Small businesses are an important part of our economy and it would be incorrect to assume that all small businesses are automatically low risk. Just as with larger organisations the level of risk is determined by the nature of the activities and how well those activities are managed.
It is important that we find new ways to help SMEs to understand and meet their obligations in a proportionate way – and we will commit time and effort to adapt and customise our approaches to help SMEs achieve compliance.
At the other end of the scale, we have a significant number of highly specialised industry sectors which do have the potential to cause significant levels of harm to their workers and to the public at large.
We will continue to work hard and maintain a strong focus on reducing the likelihood of low frequency, high impact catastrophic incidents whilst recognising the strategic economic and social importance of their continued activities.
So far we have focused very much on distinct health and safety issues, but we cannot do this in splendid isolation from other issues. Health and safety regulation is part of a broader suite of business regulation; local authorities handle health and safety in conjunction with other regulatory responsibilities. We need to strive to achieve balance in managing the interfaces between health and safety and other regulation and regulators.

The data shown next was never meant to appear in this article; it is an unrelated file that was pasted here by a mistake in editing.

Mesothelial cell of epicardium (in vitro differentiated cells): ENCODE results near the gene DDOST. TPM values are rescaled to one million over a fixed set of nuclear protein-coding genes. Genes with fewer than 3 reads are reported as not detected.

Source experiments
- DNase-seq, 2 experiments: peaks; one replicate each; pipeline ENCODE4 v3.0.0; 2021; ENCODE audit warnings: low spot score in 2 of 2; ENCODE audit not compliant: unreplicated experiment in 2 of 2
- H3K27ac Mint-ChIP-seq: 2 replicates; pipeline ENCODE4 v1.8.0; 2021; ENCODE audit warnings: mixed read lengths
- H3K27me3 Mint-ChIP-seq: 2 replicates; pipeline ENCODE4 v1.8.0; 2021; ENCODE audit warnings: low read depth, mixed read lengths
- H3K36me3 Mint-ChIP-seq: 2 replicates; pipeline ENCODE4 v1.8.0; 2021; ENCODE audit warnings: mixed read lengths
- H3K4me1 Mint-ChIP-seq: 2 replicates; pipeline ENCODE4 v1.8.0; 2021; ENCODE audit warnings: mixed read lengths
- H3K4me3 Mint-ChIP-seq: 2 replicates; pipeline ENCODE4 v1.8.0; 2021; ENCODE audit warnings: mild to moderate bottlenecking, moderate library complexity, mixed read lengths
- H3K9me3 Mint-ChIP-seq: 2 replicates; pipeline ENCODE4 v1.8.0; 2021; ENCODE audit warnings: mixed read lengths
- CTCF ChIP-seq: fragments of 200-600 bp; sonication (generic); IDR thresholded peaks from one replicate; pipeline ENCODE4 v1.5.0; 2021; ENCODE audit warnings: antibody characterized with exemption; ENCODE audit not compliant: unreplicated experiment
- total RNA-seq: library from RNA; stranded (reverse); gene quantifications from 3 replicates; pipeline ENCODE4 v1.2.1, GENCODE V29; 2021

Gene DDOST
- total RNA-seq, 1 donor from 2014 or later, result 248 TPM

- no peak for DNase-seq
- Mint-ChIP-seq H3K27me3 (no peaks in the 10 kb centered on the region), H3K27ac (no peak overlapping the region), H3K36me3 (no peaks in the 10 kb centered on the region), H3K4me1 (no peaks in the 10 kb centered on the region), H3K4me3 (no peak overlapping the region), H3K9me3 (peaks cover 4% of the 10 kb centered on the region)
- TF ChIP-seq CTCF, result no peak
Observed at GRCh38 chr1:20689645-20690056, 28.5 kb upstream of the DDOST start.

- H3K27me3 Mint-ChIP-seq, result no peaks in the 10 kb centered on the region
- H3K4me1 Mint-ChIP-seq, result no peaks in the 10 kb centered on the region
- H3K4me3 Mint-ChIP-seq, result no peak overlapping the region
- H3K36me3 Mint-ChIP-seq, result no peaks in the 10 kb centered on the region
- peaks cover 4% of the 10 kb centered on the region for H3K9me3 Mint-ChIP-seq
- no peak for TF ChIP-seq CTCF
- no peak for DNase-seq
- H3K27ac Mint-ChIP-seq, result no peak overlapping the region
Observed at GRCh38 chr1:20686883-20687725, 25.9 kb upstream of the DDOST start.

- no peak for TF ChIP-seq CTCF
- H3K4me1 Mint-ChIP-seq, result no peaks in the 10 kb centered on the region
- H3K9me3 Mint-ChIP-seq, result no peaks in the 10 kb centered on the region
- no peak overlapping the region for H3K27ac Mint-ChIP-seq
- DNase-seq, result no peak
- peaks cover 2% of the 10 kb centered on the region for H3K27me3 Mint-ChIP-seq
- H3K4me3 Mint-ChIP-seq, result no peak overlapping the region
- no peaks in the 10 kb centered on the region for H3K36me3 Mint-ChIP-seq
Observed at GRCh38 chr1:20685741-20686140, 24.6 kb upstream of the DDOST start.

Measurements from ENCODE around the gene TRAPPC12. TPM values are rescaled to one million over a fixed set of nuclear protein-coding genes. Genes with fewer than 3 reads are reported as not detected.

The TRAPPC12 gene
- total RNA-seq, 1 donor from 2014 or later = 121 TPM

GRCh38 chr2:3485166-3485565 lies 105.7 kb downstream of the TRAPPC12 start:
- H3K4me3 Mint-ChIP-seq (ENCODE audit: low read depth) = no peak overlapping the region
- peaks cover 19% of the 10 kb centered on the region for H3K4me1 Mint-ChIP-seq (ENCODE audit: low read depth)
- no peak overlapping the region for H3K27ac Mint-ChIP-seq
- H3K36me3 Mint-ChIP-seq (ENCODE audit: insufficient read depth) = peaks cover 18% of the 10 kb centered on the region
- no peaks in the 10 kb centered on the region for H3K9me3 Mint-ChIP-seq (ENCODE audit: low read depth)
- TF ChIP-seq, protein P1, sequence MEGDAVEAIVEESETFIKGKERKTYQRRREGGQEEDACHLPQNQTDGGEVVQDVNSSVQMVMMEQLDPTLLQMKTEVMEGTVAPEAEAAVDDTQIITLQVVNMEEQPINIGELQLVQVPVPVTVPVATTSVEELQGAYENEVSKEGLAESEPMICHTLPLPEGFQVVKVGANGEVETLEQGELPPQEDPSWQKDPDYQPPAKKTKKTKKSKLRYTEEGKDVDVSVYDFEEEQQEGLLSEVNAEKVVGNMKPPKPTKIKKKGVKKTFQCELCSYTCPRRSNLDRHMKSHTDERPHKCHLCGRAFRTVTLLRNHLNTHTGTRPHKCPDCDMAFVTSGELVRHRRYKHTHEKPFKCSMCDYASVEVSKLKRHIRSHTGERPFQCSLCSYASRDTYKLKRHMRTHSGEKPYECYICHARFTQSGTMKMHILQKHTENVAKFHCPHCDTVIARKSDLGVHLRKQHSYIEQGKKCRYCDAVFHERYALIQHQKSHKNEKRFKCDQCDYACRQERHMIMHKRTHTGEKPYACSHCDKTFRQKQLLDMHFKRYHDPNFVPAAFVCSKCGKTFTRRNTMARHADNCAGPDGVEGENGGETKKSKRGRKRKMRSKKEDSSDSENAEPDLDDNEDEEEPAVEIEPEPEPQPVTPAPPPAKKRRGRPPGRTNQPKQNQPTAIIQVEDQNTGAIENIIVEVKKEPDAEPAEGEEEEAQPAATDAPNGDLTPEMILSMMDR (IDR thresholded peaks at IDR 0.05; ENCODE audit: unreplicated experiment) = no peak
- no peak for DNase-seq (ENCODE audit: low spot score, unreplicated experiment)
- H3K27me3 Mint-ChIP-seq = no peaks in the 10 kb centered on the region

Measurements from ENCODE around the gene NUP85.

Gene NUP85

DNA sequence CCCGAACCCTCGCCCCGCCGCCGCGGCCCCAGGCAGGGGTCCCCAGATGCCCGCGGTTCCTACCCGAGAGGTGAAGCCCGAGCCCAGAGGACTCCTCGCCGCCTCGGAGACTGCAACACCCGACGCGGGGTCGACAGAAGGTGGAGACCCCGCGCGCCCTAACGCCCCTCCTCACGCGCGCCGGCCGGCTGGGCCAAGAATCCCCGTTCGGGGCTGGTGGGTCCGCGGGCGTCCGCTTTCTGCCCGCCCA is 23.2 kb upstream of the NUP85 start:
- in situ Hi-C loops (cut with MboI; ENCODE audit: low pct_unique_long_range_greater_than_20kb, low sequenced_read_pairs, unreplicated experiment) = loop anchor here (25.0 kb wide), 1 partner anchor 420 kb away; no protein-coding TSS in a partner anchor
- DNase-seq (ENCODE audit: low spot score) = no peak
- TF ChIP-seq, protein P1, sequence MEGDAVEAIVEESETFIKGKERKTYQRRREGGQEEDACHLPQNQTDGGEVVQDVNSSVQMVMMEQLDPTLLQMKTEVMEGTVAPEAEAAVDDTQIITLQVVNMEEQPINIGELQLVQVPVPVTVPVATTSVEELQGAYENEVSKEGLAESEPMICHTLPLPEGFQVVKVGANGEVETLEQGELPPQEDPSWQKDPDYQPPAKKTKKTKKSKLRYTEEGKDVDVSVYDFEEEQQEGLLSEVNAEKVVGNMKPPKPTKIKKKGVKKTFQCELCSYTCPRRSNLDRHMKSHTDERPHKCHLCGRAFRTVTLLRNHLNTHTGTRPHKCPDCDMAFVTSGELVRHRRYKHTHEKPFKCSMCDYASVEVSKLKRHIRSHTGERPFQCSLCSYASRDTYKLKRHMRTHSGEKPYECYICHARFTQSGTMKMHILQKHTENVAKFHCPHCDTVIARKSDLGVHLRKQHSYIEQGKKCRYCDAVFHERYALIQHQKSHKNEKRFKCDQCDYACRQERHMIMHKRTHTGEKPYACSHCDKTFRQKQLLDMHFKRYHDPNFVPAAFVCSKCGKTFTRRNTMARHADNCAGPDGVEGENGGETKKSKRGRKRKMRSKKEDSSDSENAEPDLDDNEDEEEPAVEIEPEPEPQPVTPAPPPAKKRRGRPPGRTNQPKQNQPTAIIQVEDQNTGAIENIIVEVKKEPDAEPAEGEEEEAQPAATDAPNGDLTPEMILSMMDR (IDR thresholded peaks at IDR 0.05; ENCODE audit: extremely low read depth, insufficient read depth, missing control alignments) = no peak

Taking account of these wider issues as we drive forward health and safety performance is the final goal of our strategy.
Our belief is that we can agree these goals and develop delivery plans to drive us towards these goals we can achieve:
We are now approaching the point where we ask you to do some work.
We have already placed you in groups around your tables with people of common or similar interests. The intention of this is for you to work together in your small groups to discuss the strategy and develop your responses to some of the key questions we have posed.
But we also think that an important part of today’s process is to create an opportunity for all of you to hear the views of all the other stakeholder groups who are here today. Every table has someone from HSE who will act as facilitator for your small group roundtable discussion, but the facilitator will also be looking for a volunteer from each group to feedback the main points from your discussion to the plenary session which will follow.
Let me remind you of the questions we have posed in this consultation:
Finally, let me just emphasise a few points to bear in mind in your discussions and in developing any formal response to the consultation:
We want you to identify what your organisation and others can do to help us.
Our ideal is that when we have agreed the strategy, we will develop an integrated series of delivery plans which ensure that we all play to our respective strengths and core competences to turn this mission and goals into a reality.